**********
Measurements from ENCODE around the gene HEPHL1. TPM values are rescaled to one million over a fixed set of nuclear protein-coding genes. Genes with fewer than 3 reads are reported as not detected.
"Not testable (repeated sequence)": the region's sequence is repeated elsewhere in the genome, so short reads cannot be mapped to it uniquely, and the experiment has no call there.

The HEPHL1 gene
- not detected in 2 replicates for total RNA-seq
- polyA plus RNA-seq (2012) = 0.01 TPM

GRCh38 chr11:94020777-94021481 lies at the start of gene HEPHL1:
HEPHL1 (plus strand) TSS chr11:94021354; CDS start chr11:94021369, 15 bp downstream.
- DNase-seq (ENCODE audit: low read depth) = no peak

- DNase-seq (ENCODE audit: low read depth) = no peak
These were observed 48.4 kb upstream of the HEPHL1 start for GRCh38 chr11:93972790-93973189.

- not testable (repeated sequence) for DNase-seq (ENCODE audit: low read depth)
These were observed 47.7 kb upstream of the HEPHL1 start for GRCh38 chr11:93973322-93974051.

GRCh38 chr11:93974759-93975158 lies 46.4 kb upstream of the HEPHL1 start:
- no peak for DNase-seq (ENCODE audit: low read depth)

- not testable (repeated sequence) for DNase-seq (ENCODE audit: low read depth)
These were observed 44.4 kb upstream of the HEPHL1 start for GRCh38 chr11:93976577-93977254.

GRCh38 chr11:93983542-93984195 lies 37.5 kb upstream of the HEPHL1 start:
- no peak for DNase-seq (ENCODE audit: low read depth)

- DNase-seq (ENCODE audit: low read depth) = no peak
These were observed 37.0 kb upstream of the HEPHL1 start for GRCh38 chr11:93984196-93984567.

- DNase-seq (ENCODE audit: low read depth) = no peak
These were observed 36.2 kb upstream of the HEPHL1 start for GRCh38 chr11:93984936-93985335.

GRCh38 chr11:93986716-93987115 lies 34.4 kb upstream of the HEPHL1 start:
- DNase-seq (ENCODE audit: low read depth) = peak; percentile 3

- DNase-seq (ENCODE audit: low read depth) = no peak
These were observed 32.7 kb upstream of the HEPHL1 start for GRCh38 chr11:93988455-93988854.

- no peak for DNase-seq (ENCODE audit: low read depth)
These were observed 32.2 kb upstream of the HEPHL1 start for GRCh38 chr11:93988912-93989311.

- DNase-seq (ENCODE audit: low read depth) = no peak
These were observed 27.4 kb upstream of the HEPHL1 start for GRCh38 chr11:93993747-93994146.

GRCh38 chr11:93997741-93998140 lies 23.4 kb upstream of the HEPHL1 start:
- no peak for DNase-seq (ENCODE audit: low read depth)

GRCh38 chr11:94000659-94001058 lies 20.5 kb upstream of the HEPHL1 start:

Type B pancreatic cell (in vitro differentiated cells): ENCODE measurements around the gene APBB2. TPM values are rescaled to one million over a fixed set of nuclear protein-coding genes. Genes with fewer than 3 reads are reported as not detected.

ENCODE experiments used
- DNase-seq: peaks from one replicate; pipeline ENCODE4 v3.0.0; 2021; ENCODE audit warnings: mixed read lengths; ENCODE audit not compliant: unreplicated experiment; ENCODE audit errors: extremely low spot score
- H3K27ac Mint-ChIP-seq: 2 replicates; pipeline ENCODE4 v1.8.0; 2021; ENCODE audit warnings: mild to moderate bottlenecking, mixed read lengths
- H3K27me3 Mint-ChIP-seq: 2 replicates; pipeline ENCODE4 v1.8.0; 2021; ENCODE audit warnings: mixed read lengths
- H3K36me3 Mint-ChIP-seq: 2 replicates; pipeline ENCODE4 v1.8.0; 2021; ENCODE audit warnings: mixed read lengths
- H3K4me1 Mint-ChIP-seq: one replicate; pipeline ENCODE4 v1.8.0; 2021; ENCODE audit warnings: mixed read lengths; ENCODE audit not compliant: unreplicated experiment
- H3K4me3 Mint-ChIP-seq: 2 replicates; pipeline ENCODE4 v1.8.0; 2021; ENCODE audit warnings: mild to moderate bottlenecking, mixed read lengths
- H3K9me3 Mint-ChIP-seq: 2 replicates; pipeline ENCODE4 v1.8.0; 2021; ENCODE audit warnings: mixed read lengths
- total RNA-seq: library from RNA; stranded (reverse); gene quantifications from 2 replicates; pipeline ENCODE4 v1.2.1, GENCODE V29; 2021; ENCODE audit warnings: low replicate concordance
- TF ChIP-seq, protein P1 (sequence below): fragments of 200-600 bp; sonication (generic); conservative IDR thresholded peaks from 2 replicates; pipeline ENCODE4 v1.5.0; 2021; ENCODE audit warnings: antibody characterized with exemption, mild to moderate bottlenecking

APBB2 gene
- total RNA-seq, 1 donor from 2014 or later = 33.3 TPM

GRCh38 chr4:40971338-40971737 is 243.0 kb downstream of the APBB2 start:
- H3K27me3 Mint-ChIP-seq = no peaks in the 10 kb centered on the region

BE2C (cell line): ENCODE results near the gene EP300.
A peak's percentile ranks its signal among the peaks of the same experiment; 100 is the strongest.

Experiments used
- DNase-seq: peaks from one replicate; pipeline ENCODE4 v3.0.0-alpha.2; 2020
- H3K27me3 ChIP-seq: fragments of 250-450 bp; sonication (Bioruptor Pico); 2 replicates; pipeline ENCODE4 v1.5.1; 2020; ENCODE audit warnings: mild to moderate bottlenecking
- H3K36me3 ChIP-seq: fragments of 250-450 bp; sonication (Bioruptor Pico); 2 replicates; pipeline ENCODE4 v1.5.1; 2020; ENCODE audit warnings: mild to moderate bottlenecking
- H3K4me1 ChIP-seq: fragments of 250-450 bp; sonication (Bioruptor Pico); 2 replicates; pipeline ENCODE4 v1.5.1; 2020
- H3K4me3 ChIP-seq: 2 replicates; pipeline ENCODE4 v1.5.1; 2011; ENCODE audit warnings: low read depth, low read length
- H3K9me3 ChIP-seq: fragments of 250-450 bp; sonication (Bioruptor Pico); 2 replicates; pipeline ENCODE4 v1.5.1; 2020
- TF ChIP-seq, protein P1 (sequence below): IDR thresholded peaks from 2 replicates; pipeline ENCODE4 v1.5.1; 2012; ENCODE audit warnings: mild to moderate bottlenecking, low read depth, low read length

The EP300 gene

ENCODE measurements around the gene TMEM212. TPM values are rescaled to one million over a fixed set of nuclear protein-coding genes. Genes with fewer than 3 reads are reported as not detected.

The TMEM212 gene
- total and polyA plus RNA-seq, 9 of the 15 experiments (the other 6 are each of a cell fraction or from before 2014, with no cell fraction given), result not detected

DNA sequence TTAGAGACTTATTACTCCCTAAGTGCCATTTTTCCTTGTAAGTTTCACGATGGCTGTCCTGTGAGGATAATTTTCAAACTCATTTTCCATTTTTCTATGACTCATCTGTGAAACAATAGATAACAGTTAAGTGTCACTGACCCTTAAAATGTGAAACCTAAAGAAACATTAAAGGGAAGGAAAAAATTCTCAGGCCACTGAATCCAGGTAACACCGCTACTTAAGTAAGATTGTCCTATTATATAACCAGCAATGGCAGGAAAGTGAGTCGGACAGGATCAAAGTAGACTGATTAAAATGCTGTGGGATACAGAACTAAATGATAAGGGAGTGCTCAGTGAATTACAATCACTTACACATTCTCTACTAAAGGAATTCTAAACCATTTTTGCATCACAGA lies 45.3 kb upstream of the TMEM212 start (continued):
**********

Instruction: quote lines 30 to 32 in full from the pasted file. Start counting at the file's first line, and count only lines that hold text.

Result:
These were observed 27.4 kb upstream of the HEPHL1 start for GRCh38 chr11:93993747-93994146.

GRCh38 chr11:93997741-93998140 lies 23.4 kb upstream of the HEPHL1 start:
- no peak for DNase-seq (ENCODE audit: low read depth)